PROVIDENCE — Days before the Nov. 1 deadline that it had imposed for people to leave, the city removed a West End homeless encampment, heading off a potential confrontation but angering service providers.
The city said they’d monitored the site on Wilson Street for several days, and believed everyone there had already left. Workers on Oct. 28 removed four tents that the city said did not appear to have other personal effects, like blankets, and had fences erected around the site so nobody could get back in. The belongings were moved into storage.
“Nobody got arrested, nobody got hurt,” said Public Safety Commissioner Steven M. Paré about the removal. “The property is no longer occupied by campers. And we did the best we could under the circumstances.”
The quiet resolution to a long-simmering problem dismayed House of Hope CDC, a provider of services for homeless people, which raised questions about whether the city’s action violated the state’s Homeless Bill of Rights. That law says a person experiencing homelessness has “the right to a reasonable expectation of privacy in his or her personal property to the same extent as personal property in a permanent residence.”
“There’s a potential concern there for how their personal property was treated,” said Laura Jaworski, House of Hope’s executive director.
The site is partially owned by a company planning to redevelop it, and the Providence Redevelopment Agency. The part owned by the city agency will eventually be part of the development, which will include housing, renovating and repurposing a nearby mill, and parking.
Jaworski said her organization has not heard from anyone whose items were removed, and it is hard to tell, in an encampment that is by nature transient, whether some people were still staying there and hoping to get back in before Monday. But, she noted, the city had said some services, like trash removal and a portable toilet, would continue until that day.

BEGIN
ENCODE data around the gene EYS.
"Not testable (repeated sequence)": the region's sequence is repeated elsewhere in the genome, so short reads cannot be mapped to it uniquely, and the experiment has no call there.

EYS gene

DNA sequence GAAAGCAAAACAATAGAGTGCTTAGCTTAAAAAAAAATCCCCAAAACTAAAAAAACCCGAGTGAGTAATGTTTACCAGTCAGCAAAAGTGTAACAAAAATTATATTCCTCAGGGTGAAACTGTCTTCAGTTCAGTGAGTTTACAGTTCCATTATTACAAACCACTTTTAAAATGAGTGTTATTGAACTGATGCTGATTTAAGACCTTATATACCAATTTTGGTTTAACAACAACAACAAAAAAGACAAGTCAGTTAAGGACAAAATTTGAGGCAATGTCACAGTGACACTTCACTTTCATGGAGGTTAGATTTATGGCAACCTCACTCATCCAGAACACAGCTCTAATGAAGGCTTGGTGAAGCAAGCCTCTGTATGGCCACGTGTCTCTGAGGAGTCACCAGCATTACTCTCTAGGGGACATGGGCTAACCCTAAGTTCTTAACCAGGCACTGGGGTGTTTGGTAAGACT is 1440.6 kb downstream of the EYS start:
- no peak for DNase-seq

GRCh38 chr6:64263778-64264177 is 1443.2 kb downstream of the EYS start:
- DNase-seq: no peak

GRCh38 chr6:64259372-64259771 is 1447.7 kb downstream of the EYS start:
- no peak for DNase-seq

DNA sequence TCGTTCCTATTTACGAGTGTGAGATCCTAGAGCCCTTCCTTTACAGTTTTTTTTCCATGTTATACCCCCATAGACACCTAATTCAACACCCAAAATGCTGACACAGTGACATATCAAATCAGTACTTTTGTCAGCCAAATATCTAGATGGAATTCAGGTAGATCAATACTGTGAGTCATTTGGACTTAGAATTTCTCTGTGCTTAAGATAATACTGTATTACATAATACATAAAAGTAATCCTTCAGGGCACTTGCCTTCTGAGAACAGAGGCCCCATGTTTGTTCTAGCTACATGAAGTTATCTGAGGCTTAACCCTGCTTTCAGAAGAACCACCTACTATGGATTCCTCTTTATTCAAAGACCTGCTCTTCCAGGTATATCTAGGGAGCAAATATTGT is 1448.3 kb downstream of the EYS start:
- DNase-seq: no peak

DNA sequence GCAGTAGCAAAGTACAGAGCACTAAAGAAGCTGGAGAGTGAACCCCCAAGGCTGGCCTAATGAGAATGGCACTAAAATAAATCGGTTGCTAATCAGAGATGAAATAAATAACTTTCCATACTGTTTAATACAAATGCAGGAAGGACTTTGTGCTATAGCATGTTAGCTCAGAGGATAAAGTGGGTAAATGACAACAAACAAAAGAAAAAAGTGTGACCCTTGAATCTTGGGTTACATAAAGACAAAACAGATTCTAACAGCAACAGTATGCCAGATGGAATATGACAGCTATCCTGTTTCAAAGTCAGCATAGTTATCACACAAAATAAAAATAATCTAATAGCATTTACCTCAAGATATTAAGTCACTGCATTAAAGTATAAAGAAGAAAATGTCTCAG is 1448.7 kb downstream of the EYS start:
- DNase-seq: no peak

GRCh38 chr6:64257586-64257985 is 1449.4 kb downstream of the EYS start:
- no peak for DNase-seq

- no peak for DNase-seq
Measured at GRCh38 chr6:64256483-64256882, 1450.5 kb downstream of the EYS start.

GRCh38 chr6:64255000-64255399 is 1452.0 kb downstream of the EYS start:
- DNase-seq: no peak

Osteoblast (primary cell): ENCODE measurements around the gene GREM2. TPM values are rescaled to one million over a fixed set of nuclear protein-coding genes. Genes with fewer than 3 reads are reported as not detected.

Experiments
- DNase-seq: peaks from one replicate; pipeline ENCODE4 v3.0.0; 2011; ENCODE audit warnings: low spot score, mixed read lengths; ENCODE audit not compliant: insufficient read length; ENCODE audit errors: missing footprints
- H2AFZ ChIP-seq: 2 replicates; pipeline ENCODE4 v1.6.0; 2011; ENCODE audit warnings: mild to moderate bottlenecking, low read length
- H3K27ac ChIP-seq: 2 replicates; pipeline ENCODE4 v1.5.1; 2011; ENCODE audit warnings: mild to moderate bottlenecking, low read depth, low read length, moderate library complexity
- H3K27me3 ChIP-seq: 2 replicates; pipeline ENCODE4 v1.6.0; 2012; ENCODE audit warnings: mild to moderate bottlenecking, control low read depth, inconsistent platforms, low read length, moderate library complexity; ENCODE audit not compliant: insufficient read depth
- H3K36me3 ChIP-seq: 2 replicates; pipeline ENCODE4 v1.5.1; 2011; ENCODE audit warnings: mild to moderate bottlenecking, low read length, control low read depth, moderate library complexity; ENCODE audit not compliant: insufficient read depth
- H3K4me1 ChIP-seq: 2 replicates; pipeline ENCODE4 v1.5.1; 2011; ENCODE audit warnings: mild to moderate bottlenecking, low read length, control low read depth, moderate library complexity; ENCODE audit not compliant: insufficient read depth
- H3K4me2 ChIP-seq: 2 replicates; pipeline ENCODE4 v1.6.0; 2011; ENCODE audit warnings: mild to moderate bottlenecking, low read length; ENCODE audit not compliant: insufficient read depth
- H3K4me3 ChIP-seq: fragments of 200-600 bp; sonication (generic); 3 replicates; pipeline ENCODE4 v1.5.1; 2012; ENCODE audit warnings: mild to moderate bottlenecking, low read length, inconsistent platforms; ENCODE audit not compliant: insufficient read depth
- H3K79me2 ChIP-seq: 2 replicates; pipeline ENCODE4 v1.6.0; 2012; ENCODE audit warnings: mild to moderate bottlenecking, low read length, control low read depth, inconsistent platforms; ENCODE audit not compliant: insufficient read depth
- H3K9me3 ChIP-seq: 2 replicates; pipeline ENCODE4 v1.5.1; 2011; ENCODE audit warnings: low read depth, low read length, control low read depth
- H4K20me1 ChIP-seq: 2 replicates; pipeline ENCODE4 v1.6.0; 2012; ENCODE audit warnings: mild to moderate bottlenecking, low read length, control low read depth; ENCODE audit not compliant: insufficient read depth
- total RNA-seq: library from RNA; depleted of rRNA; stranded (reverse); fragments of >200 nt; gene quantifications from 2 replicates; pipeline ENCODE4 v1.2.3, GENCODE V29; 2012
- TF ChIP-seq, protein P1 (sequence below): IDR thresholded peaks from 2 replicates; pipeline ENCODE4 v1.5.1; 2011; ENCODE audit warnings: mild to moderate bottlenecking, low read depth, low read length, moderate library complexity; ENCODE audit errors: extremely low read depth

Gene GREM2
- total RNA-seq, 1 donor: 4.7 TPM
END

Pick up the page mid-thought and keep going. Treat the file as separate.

“There was an opportunity there, and I think (the city) seized on it,” Jaworski said.
On Sunday morning, the site was surrounded by a new fence but still strewn with debris, which the city said it would soon work on starting to clear. The city posted notices on the new fencing that any belongings that had been left behind were being kept in storage. The notices were post-dated to Tuesday, Nov. 2 — the day after the original deadline.
At its peak, around 15 people were living in the encampment, which started sometime in late spring. After the city told people they had to leave in early June, Mayor Jorge Elorza pledged that the city would not remove the encampment until they had short-term and mid-term solutions, and progress toward a long-term solution.
When the city handed out new notices on Oct. 20 telling people they had to leave by Monday, Nov. 1, Elorza said he’d kept his word on solutions. He pointed to the $500,000 in shelter funding the city had allocated from the federal American Rescue Plan Act, among other measures. Organizations like House of Hope disagree that there have been any solutions, even short-term ones.
In the days after the city delivered the notice on Oct. 20, about four people were still living there, according to people who lived at the site. Some were able to get a week in a hotel, according to the councilwoman representing the area, part of a joint effort that also included the company planning to develop the site.
The hotels that at least some of the residents got will last until Tuesday, a day after the original deadline to leave the site, according to Jaworski. The hotels were not arranged by her organization, and she said she did not consider them a solution at a time when homelessness is at unprecedented levels.
“It’s wonderful that on a night like tonight, someone is able to have a warm, safe space to be in,” Jaworski said in an interview on a rainy Saturday. “But what is going to happen on November 2?”
A portion of the fenced-in lot had been bulldozed by the developer, Knight & Swan, as it prepared to do work on the site, the city said previously.
But the city was motivated by safety, not the interests of the development, in deciding to act on the encampment, said Paré, the city public safety commissioner.
The city received about a dozen calls for police or rescue services over the summer, including one for a tent on fire — it was out by the time first-responders were there — and a non-fatal overdose in or around the area.
The city also received numerous complaints from neighbors, Paré said.
Part of the calculation around the timing, Paré acknowledged, was the desire to avoid a standoff on Monday with people who weren’t even involved in the encampment. It’s a complex situation, he said, that wouldn’t be solved by removing encampments one by one.
“We should be, as a state and a country, doing better for those that find themselves without shelter,” Paré said.